Back hernia

What is a back hernia?

Back herniaWith a ‘hernia’, we immediately think about the back or the neck. However, it is a collective name for no less than twenty different conditions. The common characteristic of a hernia is a tissue or organ bulging from a body cavity. Therefore, an umbilical hernia, diaphragm hernia, and inguinal hernia, are all hernias. In this article, we will therefore focus on one of the most common types: the back hernia. (You can read our article about the neck hernia.)

The spinal column consists of 33 vertebrae. An intervertebral disc interconnects each vertebrae. These “shock absorbers” have a firm wall of connective tissue and a core of soft jelly. Consequently, in many people, there are weak spots on the intervertebral discs. The core can then leak out, creating a bump. In almost 90 percent of cases, the hernia occurs at the three lower intervertebral discs. This is where many nerve roots are present going to the legs. If a hernia presses on such a nerve root, the nerve sends an incorrect signal to the brain. The brain translates this signal as “pain in the back that radiates to the leg”.

What are the causes of a back hernia?

While multiple issues may cause a bulge on intervertebral discs, we will cover just a few here. First of all, in more than half of the people over 50 years of age, there is wear and tear (osteoarthritis) of the back. This is due to a natural process related to ageing. Usually, this form of hernia is not directly associated with complaints. If the hernia is already occurring between 25 and 50 years, then cause can then be a heavy load on the back. Furthermore, lack of movement, prolonged sitting, weakness of the back muscles, obesity, and bad posture can consequently lead to a hernia. Hernias also occur more frequently in smokers than in non-smokers.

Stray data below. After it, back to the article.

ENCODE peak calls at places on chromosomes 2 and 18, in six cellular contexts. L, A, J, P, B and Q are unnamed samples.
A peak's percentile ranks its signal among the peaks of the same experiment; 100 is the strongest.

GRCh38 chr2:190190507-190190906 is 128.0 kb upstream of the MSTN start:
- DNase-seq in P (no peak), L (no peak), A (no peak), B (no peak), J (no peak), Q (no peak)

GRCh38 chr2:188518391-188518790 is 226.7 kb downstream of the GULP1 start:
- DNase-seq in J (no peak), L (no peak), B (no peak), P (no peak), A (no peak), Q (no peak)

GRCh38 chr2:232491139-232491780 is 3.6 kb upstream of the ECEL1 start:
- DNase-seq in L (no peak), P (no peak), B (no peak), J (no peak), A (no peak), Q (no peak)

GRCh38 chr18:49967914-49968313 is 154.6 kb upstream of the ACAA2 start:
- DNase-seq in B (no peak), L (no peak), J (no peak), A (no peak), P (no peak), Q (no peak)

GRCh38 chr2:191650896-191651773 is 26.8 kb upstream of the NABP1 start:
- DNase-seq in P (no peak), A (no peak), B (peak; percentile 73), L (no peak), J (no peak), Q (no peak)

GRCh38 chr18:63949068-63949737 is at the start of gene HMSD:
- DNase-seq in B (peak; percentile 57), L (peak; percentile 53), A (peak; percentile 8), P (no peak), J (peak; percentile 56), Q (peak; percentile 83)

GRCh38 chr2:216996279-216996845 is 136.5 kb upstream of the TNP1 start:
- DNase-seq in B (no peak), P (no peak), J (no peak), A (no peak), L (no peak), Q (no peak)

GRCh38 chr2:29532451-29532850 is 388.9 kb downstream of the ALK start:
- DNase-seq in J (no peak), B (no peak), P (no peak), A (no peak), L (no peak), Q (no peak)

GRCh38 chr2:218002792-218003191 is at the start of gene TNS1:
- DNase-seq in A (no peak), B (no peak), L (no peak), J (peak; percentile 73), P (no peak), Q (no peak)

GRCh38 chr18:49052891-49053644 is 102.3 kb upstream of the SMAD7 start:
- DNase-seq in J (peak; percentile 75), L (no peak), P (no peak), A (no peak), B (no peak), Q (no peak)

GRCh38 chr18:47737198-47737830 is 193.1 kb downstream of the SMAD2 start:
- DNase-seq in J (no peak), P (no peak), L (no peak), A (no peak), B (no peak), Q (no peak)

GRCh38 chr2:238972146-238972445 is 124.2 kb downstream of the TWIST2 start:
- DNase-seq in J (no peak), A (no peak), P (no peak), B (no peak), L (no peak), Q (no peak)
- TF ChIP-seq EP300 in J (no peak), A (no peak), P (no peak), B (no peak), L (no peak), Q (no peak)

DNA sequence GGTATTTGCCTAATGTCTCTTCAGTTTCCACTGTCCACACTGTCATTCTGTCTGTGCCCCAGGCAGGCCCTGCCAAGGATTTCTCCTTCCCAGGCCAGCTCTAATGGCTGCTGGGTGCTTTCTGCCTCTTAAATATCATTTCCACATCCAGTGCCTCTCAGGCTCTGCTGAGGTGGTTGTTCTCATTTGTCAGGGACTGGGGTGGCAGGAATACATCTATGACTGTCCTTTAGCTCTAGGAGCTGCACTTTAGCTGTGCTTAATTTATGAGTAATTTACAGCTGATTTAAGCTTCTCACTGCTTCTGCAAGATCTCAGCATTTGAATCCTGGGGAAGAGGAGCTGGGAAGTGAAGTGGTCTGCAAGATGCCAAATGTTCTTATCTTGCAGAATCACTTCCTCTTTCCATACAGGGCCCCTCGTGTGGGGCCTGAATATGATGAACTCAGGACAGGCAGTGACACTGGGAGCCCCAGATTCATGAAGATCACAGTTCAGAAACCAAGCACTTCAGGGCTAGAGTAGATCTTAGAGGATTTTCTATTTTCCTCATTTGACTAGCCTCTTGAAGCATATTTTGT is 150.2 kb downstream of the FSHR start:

What are the symptoms of a back hernia?chronic pain

If the bulge presses on a nerve root, the pain may be extreme. There is usually pain in the lower back that radiates through the buttock to one leg. Sometimes the pain goes on to the foot. There may be loss of power and a numb feeling in the leg. In severe nerve issues, a hernia can lead to urinating problems, paralysis, and sensation disorders. Coughing, sneezing, and squeezing increase the pressure on the spinal column, as a result this may increase the pain. If an acute hernia is not treated, it can turn into a chronic condition.

hernia diagnoseHow do you diagnose a back hernia?

The doctor will have to establish that a bulge of one of the intervertebral discs is the cause of the pain in the lower back and leg. He will ask for the complaints extensively and then conduct a physical and diagnostic examination. The doctor will see if he can feel the hernia. The doctor will do this by rubbing and squeezing over the painful site. In many cases, the site of the hernia is slightly swollen. In addition, he will examine which movements cause pain or loss of strength in the leg. He can also decide to take an X-ray. While this is insufficient to diagnose, deviations of the bone and abnormalities of the vertebral column are visible. An MRI scan is now the most commonly used method of confirming a hernia.

How do you treat back hernia?

Back hernia’s do not always require surgery. In about 75 percent of cases, they will go away by themselves. Therefore, the doctor will not directly decide to intervene surgically. However, he will not want to wait too long if recovery does not occur soon, because delay of treatment may cause recovery after surgery to be prolonged. Therefore, your doctor will observe a waiting period of six weeks to see if there is a chance of recovery. As a rule, a surgeon will usually perform surgery within six months when complaints are still present. Your doctor will always suggest surgery when there is severe failure of nerves or sphincter muscles. In other cases, you the patient will have to decide whether to have surgery. Of course, there has to be an indication for this. For example, if the pain is so severe that you cannot function properly.


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